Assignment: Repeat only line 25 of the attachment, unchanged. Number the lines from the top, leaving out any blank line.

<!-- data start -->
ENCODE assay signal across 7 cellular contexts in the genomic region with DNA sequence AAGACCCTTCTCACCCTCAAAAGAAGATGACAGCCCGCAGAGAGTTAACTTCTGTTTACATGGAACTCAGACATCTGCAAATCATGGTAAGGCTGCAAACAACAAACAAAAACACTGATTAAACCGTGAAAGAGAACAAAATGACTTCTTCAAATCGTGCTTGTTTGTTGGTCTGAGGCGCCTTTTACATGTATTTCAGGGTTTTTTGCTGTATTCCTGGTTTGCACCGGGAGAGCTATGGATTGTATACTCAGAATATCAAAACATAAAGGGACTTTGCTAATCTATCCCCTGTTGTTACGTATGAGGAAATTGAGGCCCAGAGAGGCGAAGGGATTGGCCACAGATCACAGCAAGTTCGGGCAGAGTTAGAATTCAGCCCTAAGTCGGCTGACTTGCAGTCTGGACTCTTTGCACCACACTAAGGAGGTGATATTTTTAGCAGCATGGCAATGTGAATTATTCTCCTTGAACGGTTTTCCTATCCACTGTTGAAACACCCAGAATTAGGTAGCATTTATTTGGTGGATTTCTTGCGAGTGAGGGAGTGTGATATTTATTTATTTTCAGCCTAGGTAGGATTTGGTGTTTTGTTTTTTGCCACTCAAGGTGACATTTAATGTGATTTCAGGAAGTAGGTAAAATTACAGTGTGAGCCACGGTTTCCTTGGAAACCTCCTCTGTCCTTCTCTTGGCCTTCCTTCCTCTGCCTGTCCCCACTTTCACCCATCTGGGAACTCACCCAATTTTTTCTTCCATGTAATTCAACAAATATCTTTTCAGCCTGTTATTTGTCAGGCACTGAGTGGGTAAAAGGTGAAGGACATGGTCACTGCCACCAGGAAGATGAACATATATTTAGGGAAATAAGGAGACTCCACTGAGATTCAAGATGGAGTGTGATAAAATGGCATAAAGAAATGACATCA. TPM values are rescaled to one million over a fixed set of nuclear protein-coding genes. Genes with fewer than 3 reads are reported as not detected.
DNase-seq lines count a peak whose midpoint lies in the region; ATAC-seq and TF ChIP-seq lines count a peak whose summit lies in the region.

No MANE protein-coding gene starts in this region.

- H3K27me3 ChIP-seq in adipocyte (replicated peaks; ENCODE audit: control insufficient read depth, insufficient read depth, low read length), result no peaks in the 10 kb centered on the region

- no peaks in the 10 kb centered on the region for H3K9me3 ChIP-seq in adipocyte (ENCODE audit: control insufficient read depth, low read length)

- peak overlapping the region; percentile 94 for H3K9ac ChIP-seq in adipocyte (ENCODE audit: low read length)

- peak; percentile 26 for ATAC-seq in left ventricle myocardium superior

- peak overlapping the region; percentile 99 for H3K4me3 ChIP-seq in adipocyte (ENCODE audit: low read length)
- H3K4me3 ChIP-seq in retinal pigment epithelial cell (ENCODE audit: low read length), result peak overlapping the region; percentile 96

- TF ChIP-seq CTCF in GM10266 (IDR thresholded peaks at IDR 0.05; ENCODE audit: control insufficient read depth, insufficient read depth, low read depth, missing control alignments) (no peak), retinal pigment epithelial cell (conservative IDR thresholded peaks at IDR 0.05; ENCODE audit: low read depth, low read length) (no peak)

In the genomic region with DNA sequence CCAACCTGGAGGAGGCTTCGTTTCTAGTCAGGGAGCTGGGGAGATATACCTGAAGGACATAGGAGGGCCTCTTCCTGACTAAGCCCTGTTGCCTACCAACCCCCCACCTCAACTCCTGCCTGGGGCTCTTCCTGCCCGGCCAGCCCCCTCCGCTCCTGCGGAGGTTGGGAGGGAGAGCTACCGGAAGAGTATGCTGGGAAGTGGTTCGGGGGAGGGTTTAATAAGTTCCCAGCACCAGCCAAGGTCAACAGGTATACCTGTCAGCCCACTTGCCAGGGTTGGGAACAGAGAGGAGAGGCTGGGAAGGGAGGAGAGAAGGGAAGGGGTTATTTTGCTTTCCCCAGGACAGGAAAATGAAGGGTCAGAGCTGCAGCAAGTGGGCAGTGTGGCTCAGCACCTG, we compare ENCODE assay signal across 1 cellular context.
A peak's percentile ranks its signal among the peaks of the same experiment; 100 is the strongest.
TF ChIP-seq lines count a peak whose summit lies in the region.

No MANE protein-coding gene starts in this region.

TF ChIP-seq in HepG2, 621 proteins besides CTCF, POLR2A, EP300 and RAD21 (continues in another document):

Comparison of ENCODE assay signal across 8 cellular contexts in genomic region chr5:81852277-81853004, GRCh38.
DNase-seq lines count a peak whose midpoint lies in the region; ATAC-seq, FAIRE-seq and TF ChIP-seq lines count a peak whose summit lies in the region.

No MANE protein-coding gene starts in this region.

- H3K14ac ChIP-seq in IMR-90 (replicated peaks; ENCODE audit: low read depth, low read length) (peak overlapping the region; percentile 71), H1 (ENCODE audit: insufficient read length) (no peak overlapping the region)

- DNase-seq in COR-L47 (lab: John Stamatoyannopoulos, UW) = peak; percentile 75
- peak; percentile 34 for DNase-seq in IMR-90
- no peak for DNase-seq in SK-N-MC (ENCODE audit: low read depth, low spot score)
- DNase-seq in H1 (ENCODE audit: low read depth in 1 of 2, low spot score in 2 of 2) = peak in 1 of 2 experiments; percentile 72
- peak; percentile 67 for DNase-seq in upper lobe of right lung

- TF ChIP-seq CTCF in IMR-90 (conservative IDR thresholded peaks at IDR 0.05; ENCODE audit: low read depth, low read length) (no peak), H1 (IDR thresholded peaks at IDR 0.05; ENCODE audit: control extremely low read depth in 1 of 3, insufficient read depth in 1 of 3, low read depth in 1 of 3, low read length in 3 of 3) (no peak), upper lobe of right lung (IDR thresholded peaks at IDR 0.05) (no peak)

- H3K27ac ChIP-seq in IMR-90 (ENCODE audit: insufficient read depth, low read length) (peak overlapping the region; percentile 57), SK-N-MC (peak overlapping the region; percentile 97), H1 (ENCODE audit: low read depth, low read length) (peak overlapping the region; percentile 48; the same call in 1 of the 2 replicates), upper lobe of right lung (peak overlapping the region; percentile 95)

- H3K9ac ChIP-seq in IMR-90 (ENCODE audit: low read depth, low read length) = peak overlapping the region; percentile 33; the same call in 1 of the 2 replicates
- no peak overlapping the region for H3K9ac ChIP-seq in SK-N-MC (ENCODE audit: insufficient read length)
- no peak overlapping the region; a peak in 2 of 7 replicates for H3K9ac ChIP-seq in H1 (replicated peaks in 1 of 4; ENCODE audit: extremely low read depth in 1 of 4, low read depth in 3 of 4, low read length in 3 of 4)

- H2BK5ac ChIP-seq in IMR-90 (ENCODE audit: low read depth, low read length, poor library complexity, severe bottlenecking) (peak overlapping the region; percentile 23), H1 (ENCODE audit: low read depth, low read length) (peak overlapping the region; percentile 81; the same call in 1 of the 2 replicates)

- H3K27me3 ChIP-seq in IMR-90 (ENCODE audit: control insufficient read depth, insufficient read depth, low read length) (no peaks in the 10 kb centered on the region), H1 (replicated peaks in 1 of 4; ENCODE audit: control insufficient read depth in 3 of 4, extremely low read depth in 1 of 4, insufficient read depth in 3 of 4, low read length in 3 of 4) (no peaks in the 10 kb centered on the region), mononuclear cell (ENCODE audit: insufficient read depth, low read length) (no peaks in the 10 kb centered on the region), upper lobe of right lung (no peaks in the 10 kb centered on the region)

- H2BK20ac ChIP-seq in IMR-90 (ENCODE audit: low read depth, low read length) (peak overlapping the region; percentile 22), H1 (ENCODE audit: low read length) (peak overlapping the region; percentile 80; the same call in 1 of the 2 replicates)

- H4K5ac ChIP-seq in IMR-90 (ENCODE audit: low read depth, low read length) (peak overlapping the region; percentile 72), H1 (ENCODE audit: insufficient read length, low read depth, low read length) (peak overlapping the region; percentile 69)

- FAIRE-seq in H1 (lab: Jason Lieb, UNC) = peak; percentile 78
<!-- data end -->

- TF ChIP-seq CTCF in IMR-90 (conservative IDR thresholded peaks at IDR 0.05; ENCODE audit: low read depth, low read length) (no peak), H1 (IDR thresholded peaks at IDR 0.05; ENCODE audit: control extremely low read depth in 1 of 3, insufficient read depth in 1 of 3, low read depth in 1 of 3, low read length in 3 of 3) (no peak), upper lobe of right lung (IDR thresholded peaks at IDR 0.05) (no peak)